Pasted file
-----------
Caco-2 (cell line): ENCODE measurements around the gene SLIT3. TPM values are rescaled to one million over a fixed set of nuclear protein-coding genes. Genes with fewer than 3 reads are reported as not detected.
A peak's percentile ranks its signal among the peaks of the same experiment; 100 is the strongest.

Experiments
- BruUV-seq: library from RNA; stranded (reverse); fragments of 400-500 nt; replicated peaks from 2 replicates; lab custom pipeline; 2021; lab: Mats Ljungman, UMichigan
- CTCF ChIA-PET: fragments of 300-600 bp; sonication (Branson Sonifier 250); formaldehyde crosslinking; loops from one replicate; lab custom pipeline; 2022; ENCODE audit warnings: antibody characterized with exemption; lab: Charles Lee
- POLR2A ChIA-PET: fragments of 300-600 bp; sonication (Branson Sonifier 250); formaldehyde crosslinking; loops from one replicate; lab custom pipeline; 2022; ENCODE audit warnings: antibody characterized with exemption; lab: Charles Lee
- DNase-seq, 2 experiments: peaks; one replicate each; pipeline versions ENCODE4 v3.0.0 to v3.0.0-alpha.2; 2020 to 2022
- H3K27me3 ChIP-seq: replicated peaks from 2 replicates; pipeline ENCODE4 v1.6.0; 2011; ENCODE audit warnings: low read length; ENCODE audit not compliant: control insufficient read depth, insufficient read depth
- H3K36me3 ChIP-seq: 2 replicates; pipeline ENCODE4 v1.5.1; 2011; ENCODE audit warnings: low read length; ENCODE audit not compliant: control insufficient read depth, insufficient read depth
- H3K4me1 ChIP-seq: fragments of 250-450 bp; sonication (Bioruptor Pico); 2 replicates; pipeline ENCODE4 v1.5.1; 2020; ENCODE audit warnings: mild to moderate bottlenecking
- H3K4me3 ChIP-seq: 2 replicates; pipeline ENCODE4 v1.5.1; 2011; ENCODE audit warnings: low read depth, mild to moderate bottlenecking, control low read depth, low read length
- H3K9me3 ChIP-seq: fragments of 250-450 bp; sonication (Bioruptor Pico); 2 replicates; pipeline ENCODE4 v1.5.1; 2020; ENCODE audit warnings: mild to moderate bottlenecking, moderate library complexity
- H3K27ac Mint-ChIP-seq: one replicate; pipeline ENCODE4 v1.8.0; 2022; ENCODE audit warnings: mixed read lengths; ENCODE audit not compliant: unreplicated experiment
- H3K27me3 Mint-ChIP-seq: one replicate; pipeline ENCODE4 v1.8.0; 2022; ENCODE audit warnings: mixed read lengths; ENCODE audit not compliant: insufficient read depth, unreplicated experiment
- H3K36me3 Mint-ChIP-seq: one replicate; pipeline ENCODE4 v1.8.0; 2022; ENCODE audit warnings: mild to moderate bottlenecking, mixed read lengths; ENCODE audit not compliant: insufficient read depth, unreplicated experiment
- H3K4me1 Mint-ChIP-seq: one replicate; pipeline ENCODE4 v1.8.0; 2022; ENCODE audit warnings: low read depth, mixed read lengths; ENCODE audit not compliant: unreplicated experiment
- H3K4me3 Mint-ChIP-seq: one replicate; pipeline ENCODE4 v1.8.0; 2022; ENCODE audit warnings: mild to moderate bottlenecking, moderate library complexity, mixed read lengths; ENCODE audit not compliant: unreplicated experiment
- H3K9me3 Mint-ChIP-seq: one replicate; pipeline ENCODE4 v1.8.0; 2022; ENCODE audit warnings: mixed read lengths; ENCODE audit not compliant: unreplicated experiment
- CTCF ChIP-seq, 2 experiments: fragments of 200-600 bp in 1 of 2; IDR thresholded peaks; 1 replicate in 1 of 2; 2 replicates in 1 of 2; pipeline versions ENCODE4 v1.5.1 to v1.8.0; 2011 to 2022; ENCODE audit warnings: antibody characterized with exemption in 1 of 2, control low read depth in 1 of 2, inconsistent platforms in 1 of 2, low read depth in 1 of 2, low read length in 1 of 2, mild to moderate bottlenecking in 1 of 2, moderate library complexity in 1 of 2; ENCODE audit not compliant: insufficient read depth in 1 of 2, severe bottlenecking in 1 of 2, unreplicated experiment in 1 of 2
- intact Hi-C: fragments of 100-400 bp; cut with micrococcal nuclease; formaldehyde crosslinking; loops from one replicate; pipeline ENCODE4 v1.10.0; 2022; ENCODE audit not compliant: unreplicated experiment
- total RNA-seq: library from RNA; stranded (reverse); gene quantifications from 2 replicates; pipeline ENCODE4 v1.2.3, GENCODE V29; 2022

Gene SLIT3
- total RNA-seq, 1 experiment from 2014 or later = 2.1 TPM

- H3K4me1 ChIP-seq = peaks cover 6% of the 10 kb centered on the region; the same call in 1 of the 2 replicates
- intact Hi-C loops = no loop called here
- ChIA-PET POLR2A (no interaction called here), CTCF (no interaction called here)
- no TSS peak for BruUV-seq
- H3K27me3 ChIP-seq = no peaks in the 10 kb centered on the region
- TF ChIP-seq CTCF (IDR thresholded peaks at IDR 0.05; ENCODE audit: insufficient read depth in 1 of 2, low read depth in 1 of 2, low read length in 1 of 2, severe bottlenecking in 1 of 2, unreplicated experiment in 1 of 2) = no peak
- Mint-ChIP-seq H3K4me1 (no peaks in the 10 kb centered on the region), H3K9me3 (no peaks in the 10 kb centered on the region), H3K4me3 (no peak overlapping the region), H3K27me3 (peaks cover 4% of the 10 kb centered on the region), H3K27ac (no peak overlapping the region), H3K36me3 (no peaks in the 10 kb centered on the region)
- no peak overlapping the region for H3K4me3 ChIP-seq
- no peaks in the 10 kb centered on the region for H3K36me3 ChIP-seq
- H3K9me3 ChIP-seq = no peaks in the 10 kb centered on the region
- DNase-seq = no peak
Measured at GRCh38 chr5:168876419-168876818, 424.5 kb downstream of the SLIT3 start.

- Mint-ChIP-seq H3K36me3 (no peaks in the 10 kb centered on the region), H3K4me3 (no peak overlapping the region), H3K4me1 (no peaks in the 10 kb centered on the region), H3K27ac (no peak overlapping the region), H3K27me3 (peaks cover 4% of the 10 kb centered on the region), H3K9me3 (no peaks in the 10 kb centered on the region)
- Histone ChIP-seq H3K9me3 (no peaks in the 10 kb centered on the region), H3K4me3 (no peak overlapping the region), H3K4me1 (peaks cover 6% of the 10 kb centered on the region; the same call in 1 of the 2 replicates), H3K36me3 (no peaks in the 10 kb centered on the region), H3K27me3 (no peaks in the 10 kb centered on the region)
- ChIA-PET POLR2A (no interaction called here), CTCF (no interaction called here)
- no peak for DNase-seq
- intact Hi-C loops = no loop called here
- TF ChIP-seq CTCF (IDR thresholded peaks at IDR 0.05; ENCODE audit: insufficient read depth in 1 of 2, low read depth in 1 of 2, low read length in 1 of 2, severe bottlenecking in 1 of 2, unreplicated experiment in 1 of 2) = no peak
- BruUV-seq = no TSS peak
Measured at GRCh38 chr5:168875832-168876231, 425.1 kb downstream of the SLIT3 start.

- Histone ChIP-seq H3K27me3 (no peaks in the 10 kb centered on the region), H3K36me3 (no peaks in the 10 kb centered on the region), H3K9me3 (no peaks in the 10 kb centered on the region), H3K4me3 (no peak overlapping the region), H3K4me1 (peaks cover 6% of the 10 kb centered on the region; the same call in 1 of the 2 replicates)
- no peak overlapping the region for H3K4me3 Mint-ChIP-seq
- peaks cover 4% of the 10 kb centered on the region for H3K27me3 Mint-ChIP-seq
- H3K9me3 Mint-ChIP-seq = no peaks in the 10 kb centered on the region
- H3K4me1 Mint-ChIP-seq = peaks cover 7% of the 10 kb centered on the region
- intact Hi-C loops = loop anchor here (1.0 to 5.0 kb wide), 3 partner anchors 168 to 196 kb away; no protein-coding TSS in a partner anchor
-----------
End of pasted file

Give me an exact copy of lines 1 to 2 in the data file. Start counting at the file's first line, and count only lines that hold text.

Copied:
Caco-2 (cell line): ENCODE measurements around the gene SLIT3. TPM values are rescaled to one million over a fixed set of nuclear protein-coding genes. Genes with fewer than 3 reads are reported as not detected.
A peak's percentile ranks its signal among the peaks of the same experiment; 100 is the strongest.